The Dubai Financial Services Authority, which regulates the Dubai International Financial Center, is taking Deutsche Bank to court for not providing information relating to a probe into its wealth management unit, according to a November 17 statement. A day later the regulator, known as the DFSA, said it fined Dubai- based Middle East Auditing Office AED 55,000 (USD 15,000) for auditing a DIFC company’s accounts without being registered.
The investigations follow a string of fines by the regulator against professionals earlier this year at the DIFC. Those ranged from a BNP Paribas private banker who executed USD 8.4 million worth of transactions without his client’s consent to the chief executive officer of a Lebanese bank’s Dubai unit who overstated by about 26 times the net worth of a client.
“Dubai has long had a reputation as a business hub where regulators looked the other way,” Jim Krane, a research fellow at Rice University in Houston and author of the book ‘Dubai: The Story of the World’s Fastest City,’ wrote in emailed comments. “Now that Dubai’s economy has bounced back, it wants to send a signal to those who would revert to the bad old ways. The backroom deals and side payments that held sway in the 2000s are no longer permissible.”
Dubai was rife with cases of fraud and corruption during the global financial crisis, when property prices crashed about 60 percent and indebted expatriates abandoned cars and property rather than face imprisonment for failing to honor debts.
Omar Bin Sulaiman, former governor of the DIFC, spent two months in prison before returning USD 14 million in bonuses, while Hashim Al-Dabal, the ex-chairman of state-owned Dubai Properties, paid USD 35 million to secure his freedom after spending eight months in detention in an embezzlement case.
Several government-owned companies in Dubai also had to restructure loans as credit markets froze. Dubai World Corp., one of the three main state-controlled holding companies, reached a deal with about 80 banks to delay payments on USD 25 billion of debt. Dubai Group, an investment company owned by the emirate’s ruler, in May agreed on final terms for restructuring USD 6 billion of bank debt.
The DFSA last month banned Jaime Corona, a former financial adviser of an unnamed DIFC-based company, for six years for providing two Dubai-based clients with falsified portfolio account statements which said the value of their holdings were significantly greater than their actual value.
In September, it fined Tareck Fouad Farah, chief executive officer of the Dubai unit of Lebanon’s FFA Private Bank, USD 7,500 for claiming a client was worth USD 5 million, when his actual wealth was about USD 190,000. Nikhil Das, a private banker with BNP Paribas was also fined that month for executing two transactions worth USD 8.4 million for a client without his consent. A third case involved a USD 50,000 fine against Dubai-based United Investment Bank for failing to provide appropriate safeguards for its financial products.
“The DFSA is taking an increasing interest in the conduct of financial advisers to improve the quality of advice provided to consumers,” chief executive officer Ian Johnston said in an Oct. 7 statement. People who “act unethically cannot avoid the DFSA’s scrutiny by leaving the jurisdiction or failing to communicate with the regulator,” he said.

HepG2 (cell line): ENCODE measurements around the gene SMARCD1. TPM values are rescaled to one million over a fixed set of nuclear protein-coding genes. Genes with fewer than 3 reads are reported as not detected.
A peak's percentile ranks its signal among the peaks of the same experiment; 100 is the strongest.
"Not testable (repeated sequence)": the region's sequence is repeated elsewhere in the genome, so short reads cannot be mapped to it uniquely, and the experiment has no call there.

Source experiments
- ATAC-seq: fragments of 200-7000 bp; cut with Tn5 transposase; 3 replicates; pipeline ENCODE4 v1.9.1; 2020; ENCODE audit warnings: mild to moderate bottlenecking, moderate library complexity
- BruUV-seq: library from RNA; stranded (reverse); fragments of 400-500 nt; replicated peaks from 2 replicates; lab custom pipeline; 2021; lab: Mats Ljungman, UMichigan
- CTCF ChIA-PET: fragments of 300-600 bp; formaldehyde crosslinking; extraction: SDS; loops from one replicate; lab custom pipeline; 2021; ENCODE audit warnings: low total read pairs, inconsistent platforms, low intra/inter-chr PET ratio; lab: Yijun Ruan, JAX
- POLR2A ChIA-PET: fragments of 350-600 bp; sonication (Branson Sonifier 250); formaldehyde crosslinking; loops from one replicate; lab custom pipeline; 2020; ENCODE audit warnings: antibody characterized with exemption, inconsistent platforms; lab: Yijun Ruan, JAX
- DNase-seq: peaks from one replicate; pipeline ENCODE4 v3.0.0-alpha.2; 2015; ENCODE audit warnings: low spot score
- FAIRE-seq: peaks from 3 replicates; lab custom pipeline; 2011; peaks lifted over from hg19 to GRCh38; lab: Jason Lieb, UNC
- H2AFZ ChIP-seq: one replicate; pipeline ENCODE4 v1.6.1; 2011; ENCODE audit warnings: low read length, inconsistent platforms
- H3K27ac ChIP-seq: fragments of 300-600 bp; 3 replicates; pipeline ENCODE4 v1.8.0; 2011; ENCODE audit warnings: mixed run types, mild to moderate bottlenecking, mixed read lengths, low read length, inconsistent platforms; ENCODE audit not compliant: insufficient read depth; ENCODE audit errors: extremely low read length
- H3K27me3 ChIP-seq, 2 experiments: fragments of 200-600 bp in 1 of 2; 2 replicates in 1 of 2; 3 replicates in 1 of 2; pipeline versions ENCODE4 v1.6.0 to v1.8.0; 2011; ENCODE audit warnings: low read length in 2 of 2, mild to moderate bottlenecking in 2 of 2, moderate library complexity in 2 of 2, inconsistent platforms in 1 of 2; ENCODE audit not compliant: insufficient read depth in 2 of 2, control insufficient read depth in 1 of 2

Johnston took over as CEO of DFSA in June 2012 after working at the Australian Securities and Investments Commission and Hong Kong Securities and Futures Commission.
Farah is now chairman of asset management firm MENA Invest Sal in Beirut. In an emailed response to questions he said his case “didn’t deserve any publication when it was a small issue with no working ban.” Contact information for Corona and Das wasn’t immediately available, while a spokeswoman for BNP Paribas in Bahrain declined to comment.
A city of 2.1 million people, Dubai became a regional banking hub after opening the DIFC in 2004 to attract international banks, asset managers and insurers with promises of zero taxes for 50 years. The legal case against Deutsche Bank is the first that the DFSA has filed with Dubai courts since 2009 and only the fourth since 2007.
“The recent cases brought to light are part of a classic path for markets transitioning toward a more sophisticated stage, with the regulator enforcing best standard practices,” said Philippe Dauba-Pantanacce, senior Middle East economist at Standard Chartered in London. “Tightening the regulatory environment is wholly part of a successful transition.”
The DFSA is examining whether Deutsche Bank’s private wealth management business breached rules related to due diligence, assessing money-laundering risks and client agreement requirements, according to court filings dated Oct. 31 and made public on Nov. 17. Michael Lermer, a spokesman for Deutsche Bank in Dubai, declined to comment. In the case documents, Deutsche Bank refused to disclose the information because it said it would contravene Swiss law.
The United Arab Emirates’ central bank is also imposing borrowing curbs and tightening rules on mortgage approvals and plans to set up a credit bureau to control lending and ensure that the emirate registers sustained growth.
MSCI Inc., the New York-based index provider whose stock gauges are tracked by investors with about USD 7 trillion in assets, said in June it will raise the UAE to emerging market status from frontier rankings in May 2014. The upgrade will bring in an estimated USD 170 million from exchange-traded funds to the UAE, Bank of America Merrill Lynch said Sept. 23.
“Now that the UAE exchanges have achieved emerging market status, they are playing to a different crowd,” said Krane. “The fund managers are people who read the fine print. They aren’t amused by financial shenanigans. To keep them happy, Dubai has to tighten its game.”